The 2020 Rolex Submariner Ref:126610LN

by Patrick Gilbertson June 08, 2021

The most anticipated launch of the year is finally here! After two viral teaser adverts and months worth of enthusiast mock-ups, the 2020 Rolex Submariner has been announced. Here are the answers to some of your most pressing questions on the latest additions to the line that many would describe as the king of the luxury dive watch genre.
 

What size is it?

The new Sub is  41mm...but put down your pitchforks, its slimmer and less beefy than the case on the previous generation 114060. If anything, the case is more reminiscent of the enthusiast-favourite pre-ceramic reference 14060(M). While not yet confirmed by the press release (Rolex don’t like people putting straps on their new watches), from the pictures, it looks like the new Sub has retained its 20mm lug-width - hoorah! 

The difference in lugs between the previous no-date and the new one.

What metals/colour variants does it come in?

Ok, so we’ve got: a black no-date in steel (125060), a black date in steel (126610LN), a black dial green bezel in steel (126610LV), a black dial blue bezel in white gold (126619LB), a blue dial with blue bezel and gold accents in steel and yellow gold (126613LB), a black dial black bezel in steel and yellow gold (126613LN), a black dial black bezel in all yellow gold (126618LN) and finally, a blue dial blue bezel in all yellow gold (126618LB).

The glorious new Ref: 126610LV

Has it got a new movement?

Yes, the old 3135 and 3130 and their sub-par 48-hour power reserve have been ditched for the new 2020 Rolex Calibers 3235 (date) and 3230 (no-date). The headline changes come in the form of the addition of the Paraflex shock-absorber and an extended power reserve of 70 hours - that’s much more like it!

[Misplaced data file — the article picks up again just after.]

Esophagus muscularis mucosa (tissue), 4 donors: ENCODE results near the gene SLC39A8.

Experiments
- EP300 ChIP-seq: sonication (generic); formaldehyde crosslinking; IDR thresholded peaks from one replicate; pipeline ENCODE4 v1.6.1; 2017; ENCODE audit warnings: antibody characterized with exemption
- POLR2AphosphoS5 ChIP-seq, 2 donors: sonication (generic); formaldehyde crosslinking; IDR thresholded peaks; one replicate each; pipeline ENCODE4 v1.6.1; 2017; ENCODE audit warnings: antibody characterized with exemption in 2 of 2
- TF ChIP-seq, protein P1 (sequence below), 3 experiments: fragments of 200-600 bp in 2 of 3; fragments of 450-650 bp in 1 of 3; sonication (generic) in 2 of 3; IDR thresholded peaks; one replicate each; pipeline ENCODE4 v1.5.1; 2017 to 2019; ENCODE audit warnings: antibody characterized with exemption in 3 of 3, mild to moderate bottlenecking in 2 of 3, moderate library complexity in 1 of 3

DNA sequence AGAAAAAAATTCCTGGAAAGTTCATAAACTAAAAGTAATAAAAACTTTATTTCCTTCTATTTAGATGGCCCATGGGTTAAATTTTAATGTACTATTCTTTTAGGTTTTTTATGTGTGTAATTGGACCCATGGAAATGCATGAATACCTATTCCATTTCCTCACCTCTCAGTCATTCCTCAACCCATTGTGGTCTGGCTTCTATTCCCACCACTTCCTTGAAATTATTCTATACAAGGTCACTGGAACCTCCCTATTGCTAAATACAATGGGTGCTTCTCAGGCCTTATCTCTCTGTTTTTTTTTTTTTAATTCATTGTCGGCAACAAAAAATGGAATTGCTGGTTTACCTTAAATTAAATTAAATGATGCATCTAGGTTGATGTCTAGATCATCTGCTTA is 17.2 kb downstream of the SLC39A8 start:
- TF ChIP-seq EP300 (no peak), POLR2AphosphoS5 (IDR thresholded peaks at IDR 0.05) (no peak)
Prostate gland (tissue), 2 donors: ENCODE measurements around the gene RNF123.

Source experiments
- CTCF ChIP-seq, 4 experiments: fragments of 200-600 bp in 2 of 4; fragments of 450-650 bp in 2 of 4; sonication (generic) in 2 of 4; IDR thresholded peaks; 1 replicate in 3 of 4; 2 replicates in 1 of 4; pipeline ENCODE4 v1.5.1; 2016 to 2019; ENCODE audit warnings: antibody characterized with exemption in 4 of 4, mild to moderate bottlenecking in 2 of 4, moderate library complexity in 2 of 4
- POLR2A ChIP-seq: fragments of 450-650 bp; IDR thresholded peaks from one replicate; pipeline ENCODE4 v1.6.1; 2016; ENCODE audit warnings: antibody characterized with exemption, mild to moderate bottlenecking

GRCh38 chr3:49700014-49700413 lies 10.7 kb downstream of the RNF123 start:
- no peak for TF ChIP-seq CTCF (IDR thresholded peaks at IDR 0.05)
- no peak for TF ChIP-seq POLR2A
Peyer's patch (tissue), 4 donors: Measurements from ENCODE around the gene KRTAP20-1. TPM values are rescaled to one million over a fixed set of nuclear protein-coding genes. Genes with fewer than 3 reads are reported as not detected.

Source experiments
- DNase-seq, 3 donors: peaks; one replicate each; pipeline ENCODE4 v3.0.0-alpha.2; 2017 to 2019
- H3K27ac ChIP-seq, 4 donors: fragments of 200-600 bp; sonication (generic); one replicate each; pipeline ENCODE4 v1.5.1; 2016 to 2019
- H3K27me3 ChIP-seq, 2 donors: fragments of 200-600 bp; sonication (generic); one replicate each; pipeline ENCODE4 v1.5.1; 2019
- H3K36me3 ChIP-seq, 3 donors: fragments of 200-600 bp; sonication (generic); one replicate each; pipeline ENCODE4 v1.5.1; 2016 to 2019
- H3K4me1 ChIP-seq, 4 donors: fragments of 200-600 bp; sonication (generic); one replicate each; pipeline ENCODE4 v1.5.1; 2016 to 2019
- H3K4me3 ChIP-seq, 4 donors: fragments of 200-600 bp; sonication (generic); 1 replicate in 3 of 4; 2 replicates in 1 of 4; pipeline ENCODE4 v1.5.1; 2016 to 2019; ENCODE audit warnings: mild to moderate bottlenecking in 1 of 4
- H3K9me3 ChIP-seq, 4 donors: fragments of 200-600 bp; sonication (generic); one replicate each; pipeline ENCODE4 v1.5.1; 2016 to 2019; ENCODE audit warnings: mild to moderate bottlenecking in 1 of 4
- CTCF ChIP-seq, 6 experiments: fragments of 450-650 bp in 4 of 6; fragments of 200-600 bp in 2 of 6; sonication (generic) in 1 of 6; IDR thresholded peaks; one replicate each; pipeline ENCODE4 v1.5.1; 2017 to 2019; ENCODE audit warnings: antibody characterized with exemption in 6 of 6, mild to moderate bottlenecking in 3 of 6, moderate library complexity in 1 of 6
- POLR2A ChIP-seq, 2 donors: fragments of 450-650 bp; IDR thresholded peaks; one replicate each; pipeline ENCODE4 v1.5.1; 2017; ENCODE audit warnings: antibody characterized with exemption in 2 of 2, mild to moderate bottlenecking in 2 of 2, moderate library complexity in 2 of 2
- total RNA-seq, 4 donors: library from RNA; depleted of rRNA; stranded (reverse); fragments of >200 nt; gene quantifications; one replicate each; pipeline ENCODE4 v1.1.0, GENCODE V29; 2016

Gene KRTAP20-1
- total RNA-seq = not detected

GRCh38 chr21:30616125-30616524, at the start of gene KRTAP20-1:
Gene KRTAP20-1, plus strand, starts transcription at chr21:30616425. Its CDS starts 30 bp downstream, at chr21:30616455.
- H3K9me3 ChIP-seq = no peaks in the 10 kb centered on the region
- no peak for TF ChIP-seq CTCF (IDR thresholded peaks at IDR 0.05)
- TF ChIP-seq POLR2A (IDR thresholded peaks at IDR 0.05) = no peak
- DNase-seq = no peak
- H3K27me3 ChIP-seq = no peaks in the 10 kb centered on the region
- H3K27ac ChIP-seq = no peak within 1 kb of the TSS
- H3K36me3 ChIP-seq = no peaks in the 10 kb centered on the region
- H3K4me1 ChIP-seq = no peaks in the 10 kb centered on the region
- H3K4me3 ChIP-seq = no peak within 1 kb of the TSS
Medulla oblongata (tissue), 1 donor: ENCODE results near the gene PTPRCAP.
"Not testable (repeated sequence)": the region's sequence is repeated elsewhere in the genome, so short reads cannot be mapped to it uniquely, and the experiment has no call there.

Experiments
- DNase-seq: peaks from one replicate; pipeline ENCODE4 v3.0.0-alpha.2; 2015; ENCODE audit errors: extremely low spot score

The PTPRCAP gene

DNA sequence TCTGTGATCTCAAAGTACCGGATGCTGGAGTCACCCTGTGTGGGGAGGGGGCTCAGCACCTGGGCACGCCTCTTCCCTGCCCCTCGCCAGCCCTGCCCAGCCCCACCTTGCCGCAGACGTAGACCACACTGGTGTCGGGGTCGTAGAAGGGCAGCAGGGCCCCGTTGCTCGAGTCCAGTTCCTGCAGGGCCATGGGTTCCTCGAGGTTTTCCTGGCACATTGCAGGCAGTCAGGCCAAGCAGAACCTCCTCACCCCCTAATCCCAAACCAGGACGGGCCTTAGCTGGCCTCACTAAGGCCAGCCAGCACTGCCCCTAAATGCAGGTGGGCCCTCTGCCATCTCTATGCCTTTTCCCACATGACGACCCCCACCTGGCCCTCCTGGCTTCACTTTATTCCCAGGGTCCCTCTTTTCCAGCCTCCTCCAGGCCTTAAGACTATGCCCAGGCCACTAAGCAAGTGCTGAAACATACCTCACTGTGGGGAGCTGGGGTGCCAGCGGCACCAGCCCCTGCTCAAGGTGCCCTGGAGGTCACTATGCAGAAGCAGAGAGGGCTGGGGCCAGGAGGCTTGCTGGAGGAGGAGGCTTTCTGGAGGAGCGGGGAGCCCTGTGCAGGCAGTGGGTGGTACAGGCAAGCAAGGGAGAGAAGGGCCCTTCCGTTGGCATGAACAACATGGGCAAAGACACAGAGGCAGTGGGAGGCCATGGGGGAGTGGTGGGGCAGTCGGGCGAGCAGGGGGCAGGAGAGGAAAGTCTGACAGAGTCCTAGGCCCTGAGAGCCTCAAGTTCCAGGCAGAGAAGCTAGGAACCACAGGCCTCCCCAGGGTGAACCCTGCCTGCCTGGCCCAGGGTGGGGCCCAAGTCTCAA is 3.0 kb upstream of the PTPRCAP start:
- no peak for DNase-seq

What is the Paraflex shock-absorber?

Paraflex is the name of Rolex’s own shock-absorbing technology. According to Calibre Corner, a great website if you like getting geeky about movements, Paraflex is a spring-loaded mounting system for the jewel bearings that support the movement’s balance wheel. Anti-shock devices help protect the balance wheel from damage in the event of dropping the watch or hitting it against something hard (e.g a door handle). This shock absorber was developed and patented in 2005, but it wasn’t rolled out until 2008 when it was first used in the calibre 3132 inside the Oyster Perpetual line. The technology has been slowly rolled-out through the years into new models ever since. 

What else is new?

There’s a little 5-pointed Coronet (crown) between ‘Swiss’ and ‘Made’ down at 6 o’clock - you’ll be able to distinguish a new Sub from the old ceramic Sub at a glance. 

The Ref: 126619LB - Nickname pending..

What’s the same as the older models?

The handset, the white gold Maxi indices, the gloss dial, 904L steel construction (or yellow gold), the Oyster bracelet, the brilliant Glidelock clasp, the ceramic bezel, the cyclops on the date models, Chromalight blue lume and the dial text.

How much do they cost?

Steel No-date: £6,450

Steel Date: £7,300

Steel Date Green Bezel: £7,650

Blue Bi-metal: £11,450

Black Bi-metal: £11,450

Black Yellow Gold: £29,650

Blue Yellow Gold: £29,650

Blue Bezel White Gold: £31,850

It’s been a brilliant release from Rolex - well worth waiting-up for. It seems that the brand may have done the least Rolex-y thing possible: disregarding forward-moving, trend-setting design and really listening to the enthusiast community and their preferences. I’m so pleased to see slimmer lugs, an overall sleeker case and a great range of colour and metal combinations, as well as my personal highlight of the release: the new Kermit!


Patrick Gilbertson
Patrick Gilbertson

Author


Also in Watch Blog

Introducing: Fears Archival 1930
Introducing: Fears Archival 1930

by Adrian Barker August 13, 2021

We're Hiring - Freelance Video Editor
We're Hiring - Freelance Video Editor

by Adrian Barker July 27, 2021

My watch collection and what's next.
My watch collection and what's next.

by Adrian Barker July 25, 2021